The Hubble Space Telescope, launched by NASA, has been a popular observatory in space over the past few years, taking stunning pictures of newly forming galaxies and stars and beyond, making its contributions towards space science. However, when the gyroscope of the telescope stopped working, it had to be switched on to safety mode. The research team worked tirelessly for the past 3 weeks to get the gyros back on and was ultimately successful in doing so.
The Hubble is up and working again and it has already taken an amazing picture of a star forming a galaxy, almost 11000 billion light years away, in the constellation of Pegasus, using its powerful wide-angle lens, putting more importance of the prompt work of the research team towards its revival and its stunning utilities.
The effort behind the revival of the Hubble telescope was phenomenal and involved round the clock work by the scientists and mission operation managers, who put in long hours of work, off schedule, to ensure that it was back to normal in minimal time. Initially, on getting news of the gyroscope failure, the backup gyro was turned on. However, it was rotating at a speed of 450 degrees a day, in contrast to 1 degree a day of the Hubble. This huge discrepancy made its working impossible. The makeup of the Hubble is such that it has 6 gyroscopes but 3 work at any given point of time.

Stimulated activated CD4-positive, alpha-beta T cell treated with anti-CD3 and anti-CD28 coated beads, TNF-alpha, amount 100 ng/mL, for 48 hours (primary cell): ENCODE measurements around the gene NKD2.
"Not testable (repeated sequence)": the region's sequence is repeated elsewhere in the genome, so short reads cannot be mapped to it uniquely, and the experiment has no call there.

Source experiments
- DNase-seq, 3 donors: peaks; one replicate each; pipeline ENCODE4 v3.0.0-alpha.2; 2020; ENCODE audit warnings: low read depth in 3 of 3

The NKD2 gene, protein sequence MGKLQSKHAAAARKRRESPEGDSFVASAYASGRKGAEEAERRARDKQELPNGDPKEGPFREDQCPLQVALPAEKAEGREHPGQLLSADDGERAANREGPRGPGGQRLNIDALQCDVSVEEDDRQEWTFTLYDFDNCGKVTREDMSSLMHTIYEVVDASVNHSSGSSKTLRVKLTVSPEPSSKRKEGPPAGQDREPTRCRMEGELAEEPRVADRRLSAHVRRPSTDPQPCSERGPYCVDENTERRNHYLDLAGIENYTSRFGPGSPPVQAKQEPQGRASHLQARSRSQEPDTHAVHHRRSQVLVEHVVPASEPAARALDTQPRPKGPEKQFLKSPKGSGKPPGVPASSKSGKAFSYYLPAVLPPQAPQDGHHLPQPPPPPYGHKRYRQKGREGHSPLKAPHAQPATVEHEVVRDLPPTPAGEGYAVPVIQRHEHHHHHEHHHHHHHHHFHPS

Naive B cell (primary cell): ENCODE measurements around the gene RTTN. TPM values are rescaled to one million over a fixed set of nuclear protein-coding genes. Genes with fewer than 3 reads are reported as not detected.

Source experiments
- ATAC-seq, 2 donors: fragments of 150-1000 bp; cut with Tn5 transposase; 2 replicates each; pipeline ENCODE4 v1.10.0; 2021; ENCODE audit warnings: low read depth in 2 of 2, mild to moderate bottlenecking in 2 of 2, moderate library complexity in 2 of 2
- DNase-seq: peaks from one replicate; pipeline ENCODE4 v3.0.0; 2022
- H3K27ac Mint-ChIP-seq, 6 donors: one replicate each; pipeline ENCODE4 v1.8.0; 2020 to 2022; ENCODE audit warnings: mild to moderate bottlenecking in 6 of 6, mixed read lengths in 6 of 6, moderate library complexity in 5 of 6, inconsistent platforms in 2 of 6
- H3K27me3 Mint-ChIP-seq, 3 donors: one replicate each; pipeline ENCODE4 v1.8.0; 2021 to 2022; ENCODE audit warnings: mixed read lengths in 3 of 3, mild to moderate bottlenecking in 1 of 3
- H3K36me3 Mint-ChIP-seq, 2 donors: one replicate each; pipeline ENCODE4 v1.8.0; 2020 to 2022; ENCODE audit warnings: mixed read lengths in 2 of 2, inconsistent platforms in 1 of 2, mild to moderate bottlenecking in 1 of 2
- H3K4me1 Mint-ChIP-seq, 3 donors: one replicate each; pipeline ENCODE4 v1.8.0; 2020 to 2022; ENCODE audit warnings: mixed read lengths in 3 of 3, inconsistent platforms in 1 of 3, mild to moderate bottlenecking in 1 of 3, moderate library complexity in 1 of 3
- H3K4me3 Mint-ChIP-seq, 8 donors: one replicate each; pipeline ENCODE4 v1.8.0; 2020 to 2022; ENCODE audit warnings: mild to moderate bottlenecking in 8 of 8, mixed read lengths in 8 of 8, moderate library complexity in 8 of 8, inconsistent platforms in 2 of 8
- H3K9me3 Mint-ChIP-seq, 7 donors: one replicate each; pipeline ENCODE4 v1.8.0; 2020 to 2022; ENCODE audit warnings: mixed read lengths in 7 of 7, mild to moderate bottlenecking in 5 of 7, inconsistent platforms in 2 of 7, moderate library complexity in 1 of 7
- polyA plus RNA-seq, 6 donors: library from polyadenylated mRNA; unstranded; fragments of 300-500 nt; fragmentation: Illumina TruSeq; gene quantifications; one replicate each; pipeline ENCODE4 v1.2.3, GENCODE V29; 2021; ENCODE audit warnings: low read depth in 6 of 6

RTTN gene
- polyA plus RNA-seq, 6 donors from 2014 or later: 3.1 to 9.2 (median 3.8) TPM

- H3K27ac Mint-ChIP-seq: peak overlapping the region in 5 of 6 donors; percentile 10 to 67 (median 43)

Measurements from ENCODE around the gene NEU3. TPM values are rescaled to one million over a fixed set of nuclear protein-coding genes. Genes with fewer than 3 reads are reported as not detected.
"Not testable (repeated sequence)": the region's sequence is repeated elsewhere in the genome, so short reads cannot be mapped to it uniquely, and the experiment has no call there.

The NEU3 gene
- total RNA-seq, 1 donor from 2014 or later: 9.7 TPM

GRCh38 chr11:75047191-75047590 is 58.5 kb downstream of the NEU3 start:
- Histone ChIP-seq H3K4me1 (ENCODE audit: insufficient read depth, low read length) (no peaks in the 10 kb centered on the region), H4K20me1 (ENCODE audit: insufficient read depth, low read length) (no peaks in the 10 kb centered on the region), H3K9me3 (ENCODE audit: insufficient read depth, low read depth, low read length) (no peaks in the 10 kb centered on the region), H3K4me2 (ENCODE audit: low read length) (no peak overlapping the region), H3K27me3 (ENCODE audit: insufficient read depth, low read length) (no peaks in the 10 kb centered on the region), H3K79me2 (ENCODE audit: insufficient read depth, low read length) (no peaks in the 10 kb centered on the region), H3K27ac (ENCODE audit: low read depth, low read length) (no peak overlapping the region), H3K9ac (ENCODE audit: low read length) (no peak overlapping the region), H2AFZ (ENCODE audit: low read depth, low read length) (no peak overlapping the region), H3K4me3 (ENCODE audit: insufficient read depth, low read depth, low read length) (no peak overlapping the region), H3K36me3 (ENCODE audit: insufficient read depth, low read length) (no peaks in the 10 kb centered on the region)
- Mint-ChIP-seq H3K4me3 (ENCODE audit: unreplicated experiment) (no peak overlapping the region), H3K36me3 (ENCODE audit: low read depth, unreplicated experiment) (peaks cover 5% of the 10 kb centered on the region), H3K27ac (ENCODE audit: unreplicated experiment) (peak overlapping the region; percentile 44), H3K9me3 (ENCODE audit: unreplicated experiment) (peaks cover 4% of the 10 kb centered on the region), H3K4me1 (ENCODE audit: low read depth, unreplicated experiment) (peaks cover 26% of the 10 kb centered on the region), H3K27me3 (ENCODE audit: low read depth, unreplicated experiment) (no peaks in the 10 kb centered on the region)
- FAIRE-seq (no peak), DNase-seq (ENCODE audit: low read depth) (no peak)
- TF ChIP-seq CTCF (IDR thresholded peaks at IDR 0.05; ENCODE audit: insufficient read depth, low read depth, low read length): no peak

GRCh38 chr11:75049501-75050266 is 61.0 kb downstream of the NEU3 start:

Two gyros had already failed, so getting this last one to work or to shift to a “one-gyro” mode was very important. An expert team was assigned to figure out the unusual behavior of the gyroscope. After a lot of thinking and permutation, it was diagnosed that the problem was due to some blockage. They reoriented the telescope by changing the direction of the ship and trying out different modes of operation and reloaded the software and practiced maneuvering and voila, the Hubble was back on track.
Meanwhile, a group of experts even figured out the working of the Hubble Telescope in a “one-gyro” mode, which was not required here but could be employed in the future or in any case of crisis.
The team effort was extremely seamless and applauded by the scientific community and it ensured that the Hubble telescope continues to give us amazing pictures and perspective of space and beyond.